The colour photo is with Johnny Cooper, the Maori Cowboy, whom I’d known for many years, long before Stranded. The lovely young lady is Melissa Balducci, my PA. The other pic is of the Tommys, Adderley and Ferguson. Despite my seemingly high spirits, it wasn’t a good time and I was up early the next day, cancelling flights and advising musos. I caught Kevin Borich heading out the door in Sydney and I managed to contact Dave Russell at Melbourne Airport! It was one of the worst days of my life. A lot of bands had reformed and rehearsed so Hugh and I weren’t too popular for a while. Still, something was salvaged – Max & the Meteors played the Gluepot, their first NZ performance in 24 years. Ray Columbus & the Invaders did a couple of gigs, Bruno hosted a Blerta reunion at Waimarama and the Flying Nun concert went ahead at the Powerstation. As Hugh says, “We were before our time.”
I organised regular bus trips to Cardiff to see the Stones (twice), the Beach Boys, Hendrix, and the big one for me – the Stax Volt Revue with Otis Redding, Sam & Dave and co., probably my most memorable concert. I was a hopeless student, too easily distracted, but I had a talent for writing, the only thing I excelled at, and I was contributing to the local rag when I was 14.The family emigrated to Adelaide in 1967 and I wrote for the Daily News and Go-Set magazine while working for a booking agency, organising weekend dances. I was young and it was fun; it was only later that I realised I should have been getting paid a lot more. The better Adelaide bands gravitated to Melbourne or Sydney, and my preferences ran to black American music and I was a total fucking snob.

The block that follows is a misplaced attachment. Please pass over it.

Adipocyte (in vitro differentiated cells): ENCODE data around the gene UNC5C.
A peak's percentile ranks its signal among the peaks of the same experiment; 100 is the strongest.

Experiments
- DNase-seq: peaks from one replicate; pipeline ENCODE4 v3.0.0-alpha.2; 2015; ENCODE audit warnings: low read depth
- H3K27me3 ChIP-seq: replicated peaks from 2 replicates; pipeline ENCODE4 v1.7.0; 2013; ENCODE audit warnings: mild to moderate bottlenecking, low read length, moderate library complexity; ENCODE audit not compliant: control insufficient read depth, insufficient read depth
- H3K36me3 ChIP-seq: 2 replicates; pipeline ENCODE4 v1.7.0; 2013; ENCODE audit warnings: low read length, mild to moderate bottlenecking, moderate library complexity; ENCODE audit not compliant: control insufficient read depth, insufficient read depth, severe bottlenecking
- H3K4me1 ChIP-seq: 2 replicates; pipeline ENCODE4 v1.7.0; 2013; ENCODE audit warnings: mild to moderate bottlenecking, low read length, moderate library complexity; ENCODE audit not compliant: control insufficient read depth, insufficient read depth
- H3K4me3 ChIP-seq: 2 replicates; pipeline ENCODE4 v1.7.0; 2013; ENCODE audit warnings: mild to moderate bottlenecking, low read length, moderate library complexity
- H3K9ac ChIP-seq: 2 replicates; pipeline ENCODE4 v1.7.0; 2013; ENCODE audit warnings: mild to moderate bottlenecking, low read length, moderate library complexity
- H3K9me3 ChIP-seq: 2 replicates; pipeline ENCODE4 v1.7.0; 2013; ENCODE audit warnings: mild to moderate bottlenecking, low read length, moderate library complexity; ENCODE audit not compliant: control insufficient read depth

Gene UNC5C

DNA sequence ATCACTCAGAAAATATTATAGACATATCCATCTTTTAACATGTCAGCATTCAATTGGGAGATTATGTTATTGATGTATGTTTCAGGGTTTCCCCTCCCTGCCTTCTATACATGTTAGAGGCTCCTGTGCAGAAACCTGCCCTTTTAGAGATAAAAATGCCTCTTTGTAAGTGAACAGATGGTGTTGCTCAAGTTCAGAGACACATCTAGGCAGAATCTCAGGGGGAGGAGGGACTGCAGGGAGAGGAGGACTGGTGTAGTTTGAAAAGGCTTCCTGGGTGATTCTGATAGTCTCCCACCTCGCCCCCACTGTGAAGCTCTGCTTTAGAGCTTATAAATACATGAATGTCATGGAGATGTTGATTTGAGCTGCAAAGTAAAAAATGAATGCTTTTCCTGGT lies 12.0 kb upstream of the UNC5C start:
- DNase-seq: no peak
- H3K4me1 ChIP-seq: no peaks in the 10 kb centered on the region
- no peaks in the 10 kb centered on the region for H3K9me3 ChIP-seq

After all, Id seen the Stax Volt Revue! So I had that supercilious attitude of …they’re pretty good for an Aussie-band. That is until I saw Max Merritt & The Meteors in 1968. Max became my teenage hero, the coolest white man on the planet.
Two friends, Diane Kearns and Max Rees, assembled a team to put the book together. Diane managed proceedings, Max was in charge of design. It was early days of desktop publishing and we were all amateurs – we had an Apple Mac and a computer whiz plus a typographer, a design team, a runner for typesetting and bromides, and a whole swag of mates as proof readers, including Bruno and Bill Direen. Fane Flaws dropped in one day to add his touch (the Swinging Sixties chapter, all Pop Art, is Fane’s contribution). I presented David Ortega, a Polytech student, with a selection of Rick Bryant pix and he did the cover.The second edition was published by Penguin. In between signing the contract and the book’s release, I became caregiver to my mate Bill Payne, writer and poet, who required a liver transplant. I thought it would be a piece of piss but, unfortunately, Bill’s body wasn’t up to it and at a time when my focus should have been on the book I was wondering if my mate was going to last the month. A lame excuse maybe but the book no longer seemed important.
Finlay MacDonald at Penguin was very supportive and he did much to ensure that the book came out. I signed off the galleys at Auckland Hospital, where Bill was having his 10th or 11th life-saving operation, and later discovered the mistakes, obvious ones which I should have picked up, but I guess I was too distracted. Bill died six weeks before the Penguin edition was released.